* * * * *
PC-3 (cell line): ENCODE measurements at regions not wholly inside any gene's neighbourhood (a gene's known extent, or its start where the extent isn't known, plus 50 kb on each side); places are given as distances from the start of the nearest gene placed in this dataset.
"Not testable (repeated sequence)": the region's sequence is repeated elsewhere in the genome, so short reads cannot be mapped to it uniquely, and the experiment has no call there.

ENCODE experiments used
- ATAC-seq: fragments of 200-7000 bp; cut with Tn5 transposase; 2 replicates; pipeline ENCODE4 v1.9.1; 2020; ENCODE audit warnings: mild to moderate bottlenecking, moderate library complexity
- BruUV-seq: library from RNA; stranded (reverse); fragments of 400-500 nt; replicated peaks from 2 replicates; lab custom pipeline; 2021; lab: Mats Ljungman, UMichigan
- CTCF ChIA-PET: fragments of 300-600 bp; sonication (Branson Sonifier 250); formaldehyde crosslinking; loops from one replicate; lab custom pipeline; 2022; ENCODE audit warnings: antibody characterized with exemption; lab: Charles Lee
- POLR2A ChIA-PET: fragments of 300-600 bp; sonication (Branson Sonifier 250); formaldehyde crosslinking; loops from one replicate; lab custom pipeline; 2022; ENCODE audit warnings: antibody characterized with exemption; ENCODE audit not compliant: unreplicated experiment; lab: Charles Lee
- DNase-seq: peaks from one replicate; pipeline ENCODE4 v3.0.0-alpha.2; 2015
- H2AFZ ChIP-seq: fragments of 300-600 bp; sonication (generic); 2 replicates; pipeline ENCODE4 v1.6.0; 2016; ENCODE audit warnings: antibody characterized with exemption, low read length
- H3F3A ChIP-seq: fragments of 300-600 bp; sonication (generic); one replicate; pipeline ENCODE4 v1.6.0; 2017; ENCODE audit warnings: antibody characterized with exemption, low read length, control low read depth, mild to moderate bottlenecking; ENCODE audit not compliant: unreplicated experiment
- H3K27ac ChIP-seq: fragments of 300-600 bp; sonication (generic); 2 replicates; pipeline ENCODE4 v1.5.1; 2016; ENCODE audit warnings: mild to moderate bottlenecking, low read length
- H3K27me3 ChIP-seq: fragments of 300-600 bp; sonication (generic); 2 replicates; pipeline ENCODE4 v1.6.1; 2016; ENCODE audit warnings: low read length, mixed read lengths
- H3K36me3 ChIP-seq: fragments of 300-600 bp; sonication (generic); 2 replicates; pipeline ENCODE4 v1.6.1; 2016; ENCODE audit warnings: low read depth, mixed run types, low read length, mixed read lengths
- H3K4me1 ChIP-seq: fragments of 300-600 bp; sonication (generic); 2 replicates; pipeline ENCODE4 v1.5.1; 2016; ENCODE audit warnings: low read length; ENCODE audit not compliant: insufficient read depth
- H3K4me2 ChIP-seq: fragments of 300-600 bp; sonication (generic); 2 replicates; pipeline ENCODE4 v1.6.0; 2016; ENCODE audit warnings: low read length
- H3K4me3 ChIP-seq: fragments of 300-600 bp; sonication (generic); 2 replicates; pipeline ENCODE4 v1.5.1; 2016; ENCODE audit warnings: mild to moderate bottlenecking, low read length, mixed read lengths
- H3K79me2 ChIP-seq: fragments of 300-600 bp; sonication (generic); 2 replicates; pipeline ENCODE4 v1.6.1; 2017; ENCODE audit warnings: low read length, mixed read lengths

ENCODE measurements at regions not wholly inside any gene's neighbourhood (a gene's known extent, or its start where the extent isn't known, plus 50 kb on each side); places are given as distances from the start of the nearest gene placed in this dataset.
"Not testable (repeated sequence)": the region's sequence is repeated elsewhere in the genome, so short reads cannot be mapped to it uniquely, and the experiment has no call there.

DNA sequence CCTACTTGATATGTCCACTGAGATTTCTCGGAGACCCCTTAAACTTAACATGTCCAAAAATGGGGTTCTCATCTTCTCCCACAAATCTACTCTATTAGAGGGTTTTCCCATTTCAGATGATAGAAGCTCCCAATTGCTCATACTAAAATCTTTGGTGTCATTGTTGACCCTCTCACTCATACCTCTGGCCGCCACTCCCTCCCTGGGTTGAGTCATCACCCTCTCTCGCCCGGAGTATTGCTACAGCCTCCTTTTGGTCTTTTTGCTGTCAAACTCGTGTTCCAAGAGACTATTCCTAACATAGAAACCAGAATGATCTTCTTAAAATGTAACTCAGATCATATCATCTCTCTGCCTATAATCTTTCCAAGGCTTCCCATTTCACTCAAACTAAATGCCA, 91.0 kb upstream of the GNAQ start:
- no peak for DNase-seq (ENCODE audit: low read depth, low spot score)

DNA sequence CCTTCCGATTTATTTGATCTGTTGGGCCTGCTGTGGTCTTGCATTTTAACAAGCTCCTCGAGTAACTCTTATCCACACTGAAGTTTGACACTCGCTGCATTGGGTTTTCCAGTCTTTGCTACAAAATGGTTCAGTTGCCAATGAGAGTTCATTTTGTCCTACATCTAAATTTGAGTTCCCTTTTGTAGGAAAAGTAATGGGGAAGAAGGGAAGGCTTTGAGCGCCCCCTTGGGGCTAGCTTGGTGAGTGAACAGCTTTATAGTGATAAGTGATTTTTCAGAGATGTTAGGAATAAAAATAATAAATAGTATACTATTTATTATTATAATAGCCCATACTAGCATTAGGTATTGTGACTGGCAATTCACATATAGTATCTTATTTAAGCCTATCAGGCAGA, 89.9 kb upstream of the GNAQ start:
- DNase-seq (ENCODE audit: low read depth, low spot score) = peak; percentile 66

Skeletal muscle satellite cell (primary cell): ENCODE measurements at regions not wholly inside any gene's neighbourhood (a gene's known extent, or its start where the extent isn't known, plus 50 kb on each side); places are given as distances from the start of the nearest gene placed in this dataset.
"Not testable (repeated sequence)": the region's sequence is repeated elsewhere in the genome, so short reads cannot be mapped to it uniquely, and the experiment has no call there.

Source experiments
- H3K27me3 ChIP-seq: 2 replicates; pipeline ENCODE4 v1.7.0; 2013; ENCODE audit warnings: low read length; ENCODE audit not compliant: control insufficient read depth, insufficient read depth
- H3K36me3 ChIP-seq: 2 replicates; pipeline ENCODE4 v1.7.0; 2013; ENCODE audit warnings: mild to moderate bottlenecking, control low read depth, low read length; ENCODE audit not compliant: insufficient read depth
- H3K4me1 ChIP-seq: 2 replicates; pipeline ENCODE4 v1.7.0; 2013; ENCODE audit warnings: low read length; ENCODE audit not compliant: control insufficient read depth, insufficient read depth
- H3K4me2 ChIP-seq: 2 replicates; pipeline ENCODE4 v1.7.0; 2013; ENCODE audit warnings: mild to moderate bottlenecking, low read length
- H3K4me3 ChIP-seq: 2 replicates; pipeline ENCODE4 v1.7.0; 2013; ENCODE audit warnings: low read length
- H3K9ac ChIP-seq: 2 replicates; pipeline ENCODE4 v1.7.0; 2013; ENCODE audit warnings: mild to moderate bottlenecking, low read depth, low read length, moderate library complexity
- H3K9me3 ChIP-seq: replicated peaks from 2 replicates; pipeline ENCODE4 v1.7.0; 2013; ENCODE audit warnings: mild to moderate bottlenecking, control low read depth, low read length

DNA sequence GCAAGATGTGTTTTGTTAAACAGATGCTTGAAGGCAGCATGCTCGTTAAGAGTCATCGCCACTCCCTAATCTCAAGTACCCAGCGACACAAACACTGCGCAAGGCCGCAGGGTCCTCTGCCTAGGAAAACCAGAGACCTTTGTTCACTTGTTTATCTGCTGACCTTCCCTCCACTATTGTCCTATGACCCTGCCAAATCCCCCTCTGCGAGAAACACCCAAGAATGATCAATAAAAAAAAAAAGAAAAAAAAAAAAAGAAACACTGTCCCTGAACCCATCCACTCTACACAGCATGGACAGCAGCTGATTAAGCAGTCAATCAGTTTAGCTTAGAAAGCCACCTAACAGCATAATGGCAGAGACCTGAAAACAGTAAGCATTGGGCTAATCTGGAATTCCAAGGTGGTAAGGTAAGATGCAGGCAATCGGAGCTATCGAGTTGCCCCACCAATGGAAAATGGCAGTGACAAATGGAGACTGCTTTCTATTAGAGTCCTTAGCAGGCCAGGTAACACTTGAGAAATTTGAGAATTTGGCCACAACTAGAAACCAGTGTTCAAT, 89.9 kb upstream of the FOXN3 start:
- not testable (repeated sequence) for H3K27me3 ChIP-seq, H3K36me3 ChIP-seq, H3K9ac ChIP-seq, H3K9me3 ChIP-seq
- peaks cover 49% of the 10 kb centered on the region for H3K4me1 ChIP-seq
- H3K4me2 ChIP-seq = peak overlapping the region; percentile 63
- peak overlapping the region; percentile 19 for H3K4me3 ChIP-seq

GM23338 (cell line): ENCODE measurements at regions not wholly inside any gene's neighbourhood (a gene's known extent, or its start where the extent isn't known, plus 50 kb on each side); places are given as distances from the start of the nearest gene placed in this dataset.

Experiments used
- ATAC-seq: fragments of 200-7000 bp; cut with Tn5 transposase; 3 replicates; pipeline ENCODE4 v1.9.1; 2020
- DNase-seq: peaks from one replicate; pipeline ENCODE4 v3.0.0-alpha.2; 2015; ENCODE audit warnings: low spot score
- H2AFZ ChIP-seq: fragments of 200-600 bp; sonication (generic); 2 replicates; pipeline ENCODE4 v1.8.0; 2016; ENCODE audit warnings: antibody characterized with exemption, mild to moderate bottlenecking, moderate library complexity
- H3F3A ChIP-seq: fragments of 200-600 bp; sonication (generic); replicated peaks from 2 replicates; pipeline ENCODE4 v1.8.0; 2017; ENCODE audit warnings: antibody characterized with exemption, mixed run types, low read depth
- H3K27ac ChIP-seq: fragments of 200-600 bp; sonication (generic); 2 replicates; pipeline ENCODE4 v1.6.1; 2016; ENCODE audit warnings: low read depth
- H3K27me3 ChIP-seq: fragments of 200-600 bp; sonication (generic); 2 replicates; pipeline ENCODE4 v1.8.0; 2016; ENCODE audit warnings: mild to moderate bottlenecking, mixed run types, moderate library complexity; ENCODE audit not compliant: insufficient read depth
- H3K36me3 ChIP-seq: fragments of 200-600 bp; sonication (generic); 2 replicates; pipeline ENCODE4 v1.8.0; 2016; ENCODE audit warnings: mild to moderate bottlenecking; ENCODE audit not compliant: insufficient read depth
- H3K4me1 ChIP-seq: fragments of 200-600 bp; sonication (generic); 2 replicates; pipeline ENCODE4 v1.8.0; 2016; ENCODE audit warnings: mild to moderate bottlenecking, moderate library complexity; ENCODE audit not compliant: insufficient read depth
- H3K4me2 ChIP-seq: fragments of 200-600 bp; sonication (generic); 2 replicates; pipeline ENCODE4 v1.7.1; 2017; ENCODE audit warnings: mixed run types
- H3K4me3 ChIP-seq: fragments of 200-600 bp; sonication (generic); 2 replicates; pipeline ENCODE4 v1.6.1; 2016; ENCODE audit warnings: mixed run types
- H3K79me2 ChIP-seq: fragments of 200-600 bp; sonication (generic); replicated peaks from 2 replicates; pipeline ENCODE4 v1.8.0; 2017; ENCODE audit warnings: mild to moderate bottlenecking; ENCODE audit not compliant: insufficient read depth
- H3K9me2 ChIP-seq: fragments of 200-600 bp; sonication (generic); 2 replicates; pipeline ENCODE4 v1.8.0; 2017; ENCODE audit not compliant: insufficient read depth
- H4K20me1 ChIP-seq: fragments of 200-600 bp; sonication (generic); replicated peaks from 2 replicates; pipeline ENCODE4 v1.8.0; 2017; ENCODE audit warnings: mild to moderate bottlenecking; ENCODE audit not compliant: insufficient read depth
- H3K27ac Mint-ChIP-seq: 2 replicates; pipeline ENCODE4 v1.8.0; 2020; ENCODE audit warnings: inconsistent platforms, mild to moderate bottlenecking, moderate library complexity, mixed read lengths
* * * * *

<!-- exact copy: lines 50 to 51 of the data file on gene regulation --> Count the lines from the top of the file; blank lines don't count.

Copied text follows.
- H3K4me3 ChIP-seq: fragments of 200-600 bp; sonication (generic); 2 replicates; pipeline ENCODE4 v1.6.1; 2016; ENCODE audit warnings: mixed run types
- H3K79me2 ChIP-seq: fragments of 200-600 bp; sonication (generic); replicated peaks from 2 replicates; pipeline ENCODE4 v1.8.0; 2017; ENCODE audit warnings: mild to moderate bottlenecking; ENCODE audit not compliant: insufficient read depth